To celebrate caturday today, we check in with a baby pincushion, erm, porcupine, and her apple.
It’s caturday again, which means it’s time to watch a video!
This gives me the opportunity to tell you all sorts of facts about these strange animals that most people don’t know. First, porcupines are rodents. The 29 formally described species of porcupine differ from each other in overall body size and in the clustering, structure, colour and length of their quills. Additionally, New World porcupines climb trees whilst Old World species are strictly terrestrial. Porcupines occur throughout the New World and in Europe, Africa and parts of Asia, where they are found in a variety of habitats in tropical and temperate regions. All porcupines are herbivorous and they tend to be nocturnal.
“Porcupine” translates from Middle French as “spined pig” in honour of their most noteworthy feature: quills. (They also can grunt and squeal like a pig.) An adult porcupine can have 30,000 or more of these quills, which are replaced when lost. Contrary to popular mythology, porcupines cannot shoot their quills at predators, but they do detach easily when touched. The quills are hollow with sharp tips and overlapping barbs that point backwards, making it easy to pierce skin and other tissues — and very difficult to remove. These qualities have inspired scientists to speculate that imitating the fine structure of porcupine quills will lead to the development of better medical devices that require minimal force to penetrate tissues, such as needles and other items (doi:10.1073/pnas.1216441109).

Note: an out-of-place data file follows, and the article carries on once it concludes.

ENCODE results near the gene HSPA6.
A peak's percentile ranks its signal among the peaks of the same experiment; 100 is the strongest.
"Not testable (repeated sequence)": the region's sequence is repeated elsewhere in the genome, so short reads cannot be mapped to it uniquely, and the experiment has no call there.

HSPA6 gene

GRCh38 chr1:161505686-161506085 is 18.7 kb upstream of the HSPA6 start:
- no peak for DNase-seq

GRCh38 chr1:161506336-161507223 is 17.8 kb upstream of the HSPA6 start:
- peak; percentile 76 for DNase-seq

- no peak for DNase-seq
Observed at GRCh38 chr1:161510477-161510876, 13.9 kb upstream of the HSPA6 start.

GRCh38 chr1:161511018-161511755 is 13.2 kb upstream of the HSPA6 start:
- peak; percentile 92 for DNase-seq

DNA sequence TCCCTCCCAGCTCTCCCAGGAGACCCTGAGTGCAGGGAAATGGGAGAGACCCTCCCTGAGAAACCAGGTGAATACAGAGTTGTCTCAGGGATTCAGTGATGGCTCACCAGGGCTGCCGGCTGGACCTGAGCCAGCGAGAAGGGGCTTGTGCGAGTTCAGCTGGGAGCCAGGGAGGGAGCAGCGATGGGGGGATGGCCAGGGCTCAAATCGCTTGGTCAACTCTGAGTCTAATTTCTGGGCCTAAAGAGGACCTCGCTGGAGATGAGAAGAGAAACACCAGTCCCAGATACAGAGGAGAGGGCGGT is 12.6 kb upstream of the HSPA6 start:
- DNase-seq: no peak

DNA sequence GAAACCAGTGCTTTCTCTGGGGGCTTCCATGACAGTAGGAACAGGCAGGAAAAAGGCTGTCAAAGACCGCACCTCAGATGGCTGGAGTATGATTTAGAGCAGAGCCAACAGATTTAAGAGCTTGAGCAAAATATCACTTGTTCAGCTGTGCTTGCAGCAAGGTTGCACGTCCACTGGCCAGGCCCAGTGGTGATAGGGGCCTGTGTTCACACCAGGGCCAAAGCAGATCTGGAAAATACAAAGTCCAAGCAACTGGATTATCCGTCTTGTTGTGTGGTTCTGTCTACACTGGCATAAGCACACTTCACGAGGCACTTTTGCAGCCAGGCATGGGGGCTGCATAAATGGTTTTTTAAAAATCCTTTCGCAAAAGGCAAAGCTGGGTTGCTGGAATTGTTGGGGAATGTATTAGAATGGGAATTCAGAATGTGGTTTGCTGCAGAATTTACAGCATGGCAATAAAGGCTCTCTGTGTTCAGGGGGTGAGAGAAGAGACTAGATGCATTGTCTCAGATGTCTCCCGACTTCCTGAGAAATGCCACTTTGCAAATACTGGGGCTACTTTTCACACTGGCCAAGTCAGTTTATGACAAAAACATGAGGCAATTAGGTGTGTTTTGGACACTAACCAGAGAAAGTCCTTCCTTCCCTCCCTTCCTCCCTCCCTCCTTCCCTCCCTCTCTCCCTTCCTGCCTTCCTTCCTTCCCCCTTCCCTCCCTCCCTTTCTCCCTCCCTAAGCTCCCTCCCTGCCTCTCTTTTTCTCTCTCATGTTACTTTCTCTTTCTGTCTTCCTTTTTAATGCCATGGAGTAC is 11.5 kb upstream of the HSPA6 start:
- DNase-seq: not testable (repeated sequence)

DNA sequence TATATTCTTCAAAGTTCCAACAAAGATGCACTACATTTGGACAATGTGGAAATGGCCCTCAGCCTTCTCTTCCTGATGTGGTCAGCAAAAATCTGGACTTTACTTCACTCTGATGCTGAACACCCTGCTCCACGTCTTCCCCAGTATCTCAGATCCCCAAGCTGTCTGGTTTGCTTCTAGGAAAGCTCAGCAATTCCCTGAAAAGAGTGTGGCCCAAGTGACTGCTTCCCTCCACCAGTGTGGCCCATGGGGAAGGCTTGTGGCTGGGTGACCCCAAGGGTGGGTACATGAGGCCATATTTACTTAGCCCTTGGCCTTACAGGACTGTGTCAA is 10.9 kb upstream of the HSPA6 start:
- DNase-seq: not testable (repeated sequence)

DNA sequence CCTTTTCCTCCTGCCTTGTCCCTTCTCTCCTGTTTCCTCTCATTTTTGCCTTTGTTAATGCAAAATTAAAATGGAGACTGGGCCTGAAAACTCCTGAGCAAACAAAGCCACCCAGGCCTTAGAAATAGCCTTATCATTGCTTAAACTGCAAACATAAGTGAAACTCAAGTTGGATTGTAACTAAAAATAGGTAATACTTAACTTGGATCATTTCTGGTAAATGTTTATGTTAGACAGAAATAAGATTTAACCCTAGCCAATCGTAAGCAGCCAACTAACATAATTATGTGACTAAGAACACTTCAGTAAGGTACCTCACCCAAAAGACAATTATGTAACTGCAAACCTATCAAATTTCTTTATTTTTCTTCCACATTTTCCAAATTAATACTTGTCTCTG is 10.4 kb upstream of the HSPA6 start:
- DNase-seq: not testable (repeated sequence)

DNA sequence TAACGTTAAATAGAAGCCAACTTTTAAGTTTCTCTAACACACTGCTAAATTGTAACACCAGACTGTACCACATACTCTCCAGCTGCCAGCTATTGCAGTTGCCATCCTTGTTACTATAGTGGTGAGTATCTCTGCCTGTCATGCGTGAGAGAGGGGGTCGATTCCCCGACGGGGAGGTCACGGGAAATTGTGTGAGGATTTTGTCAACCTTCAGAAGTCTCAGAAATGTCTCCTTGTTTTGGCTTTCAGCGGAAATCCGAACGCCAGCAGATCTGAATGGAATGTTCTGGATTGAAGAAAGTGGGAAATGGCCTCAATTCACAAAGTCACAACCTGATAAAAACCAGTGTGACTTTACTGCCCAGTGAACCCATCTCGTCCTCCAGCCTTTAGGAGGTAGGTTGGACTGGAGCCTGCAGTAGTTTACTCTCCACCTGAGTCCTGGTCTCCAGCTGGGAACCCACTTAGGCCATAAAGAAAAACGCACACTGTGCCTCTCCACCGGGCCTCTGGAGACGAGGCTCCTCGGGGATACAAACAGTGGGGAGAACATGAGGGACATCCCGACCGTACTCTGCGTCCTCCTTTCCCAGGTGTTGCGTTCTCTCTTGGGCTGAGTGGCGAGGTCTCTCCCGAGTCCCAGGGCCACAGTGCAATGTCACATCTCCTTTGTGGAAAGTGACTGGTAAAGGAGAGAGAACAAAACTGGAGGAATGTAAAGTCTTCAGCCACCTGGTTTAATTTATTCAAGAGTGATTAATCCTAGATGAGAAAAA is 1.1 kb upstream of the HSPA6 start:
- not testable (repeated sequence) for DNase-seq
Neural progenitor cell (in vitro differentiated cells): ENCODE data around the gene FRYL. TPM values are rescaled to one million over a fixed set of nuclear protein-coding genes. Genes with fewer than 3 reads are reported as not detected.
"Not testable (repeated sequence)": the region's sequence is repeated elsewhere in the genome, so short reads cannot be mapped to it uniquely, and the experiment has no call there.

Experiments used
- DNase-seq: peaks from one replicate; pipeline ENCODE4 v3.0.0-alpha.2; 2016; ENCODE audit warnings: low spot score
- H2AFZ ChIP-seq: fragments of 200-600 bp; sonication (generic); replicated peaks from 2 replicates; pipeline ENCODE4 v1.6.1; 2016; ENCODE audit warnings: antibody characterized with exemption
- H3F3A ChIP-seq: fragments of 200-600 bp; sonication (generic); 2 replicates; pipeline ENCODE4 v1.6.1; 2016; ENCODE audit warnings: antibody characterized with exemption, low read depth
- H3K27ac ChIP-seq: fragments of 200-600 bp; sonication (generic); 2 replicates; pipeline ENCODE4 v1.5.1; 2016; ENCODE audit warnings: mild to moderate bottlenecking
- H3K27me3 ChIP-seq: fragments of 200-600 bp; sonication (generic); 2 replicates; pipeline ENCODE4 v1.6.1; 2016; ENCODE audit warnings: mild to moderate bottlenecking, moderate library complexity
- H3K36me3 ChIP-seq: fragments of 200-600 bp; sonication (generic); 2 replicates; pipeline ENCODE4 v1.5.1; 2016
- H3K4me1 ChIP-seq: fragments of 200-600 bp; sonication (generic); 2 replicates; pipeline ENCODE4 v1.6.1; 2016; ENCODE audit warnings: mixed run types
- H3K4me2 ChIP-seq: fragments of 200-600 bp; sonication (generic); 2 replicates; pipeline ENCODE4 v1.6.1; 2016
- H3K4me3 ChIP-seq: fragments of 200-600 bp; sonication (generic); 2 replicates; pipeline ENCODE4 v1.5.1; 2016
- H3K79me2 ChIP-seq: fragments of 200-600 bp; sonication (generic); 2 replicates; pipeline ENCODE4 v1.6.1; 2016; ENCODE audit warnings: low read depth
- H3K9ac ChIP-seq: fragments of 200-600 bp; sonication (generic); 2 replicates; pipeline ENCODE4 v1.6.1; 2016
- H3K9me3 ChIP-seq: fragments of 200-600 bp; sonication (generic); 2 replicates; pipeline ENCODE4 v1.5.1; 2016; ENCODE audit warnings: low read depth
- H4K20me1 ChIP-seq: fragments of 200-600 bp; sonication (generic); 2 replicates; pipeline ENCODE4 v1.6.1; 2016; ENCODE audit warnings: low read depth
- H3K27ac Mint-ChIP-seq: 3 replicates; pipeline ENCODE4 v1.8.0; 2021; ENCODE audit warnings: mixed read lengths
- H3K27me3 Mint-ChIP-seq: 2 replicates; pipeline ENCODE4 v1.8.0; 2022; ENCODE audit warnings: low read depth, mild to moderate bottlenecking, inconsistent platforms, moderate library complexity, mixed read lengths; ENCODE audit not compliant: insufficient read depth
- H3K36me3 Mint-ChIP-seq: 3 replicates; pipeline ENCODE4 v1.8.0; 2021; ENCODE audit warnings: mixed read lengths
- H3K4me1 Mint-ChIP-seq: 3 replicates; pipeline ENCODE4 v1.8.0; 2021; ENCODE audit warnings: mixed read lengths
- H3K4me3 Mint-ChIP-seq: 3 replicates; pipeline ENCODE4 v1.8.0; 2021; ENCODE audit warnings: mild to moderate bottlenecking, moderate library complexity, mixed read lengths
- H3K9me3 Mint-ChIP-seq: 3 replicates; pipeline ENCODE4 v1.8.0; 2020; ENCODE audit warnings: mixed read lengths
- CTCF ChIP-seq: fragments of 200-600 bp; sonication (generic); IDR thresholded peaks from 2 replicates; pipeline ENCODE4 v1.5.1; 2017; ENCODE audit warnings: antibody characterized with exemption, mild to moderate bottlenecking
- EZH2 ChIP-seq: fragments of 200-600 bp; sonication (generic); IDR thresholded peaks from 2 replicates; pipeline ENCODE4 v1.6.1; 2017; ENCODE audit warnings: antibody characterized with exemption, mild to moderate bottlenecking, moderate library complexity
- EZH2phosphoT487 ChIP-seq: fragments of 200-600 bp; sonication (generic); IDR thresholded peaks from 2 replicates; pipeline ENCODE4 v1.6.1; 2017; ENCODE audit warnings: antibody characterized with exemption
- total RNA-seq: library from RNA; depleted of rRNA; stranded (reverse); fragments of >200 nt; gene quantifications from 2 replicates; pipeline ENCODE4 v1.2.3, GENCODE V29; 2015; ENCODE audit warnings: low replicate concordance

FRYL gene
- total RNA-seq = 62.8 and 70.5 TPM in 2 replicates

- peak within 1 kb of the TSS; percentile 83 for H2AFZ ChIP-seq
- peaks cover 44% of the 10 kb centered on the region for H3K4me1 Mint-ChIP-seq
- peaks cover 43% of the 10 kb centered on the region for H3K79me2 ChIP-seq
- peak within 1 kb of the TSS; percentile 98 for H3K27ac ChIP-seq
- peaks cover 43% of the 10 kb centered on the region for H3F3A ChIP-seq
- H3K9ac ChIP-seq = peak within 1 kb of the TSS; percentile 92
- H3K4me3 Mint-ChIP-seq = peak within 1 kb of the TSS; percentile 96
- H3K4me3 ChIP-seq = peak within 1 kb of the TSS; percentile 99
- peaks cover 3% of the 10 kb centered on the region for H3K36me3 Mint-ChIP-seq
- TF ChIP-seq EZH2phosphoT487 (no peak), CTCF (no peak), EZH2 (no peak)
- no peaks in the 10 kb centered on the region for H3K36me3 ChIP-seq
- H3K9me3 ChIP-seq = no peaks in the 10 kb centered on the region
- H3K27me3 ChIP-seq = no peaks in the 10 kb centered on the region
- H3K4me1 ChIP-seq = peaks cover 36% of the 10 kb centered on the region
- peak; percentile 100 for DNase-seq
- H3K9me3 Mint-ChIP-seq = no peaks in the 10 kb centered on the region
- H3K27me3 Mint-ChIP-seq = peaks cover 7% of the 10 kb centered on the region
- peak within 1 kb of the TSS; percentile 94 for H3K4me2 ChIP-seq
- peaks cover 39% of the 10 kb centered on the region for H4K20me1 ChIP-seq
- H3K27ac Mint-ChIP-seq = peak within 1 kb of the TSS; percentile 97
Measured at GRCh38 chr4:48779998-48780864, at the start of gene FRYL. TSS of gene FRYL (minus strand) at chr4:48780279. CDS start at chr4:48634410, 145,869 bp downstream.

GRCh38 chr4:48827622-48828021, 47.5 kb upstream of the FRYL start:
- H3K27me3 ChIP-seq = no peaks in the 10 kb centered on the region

Here’s a sweet little video of a baby porcupine eating an apple (and doing other things too) — surely, baby porcupines are amongst of the cutest of all mammalian babies (although baby skunks are damned cute too):
Cho W.K., Ankrum J.A., Guo D., Chester S.A., Yang S.Y., Kashyap A., Campbell G.A., Wood R.J., Rijal R.K. & Karnik R. et al. (2012). Microstructured barbs on the North American porcupine quill enable easy tissue penetration and difficult removal, Proceedings of the National Academy of Sciences, 109 (52) 21289-21294. doi:10.1073/pnas.1216441109
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Link to article: feeds.theguardian.com/c/34708/f/663879/s/34447d69/sc/19/l/0L0Stheguardian0N0Cscience0Cgrrlscientist0C20A130Cnov0C30A0Cgrrlscientist0Ebaby0Eporcupine0Eapple0Evideo/story01.htm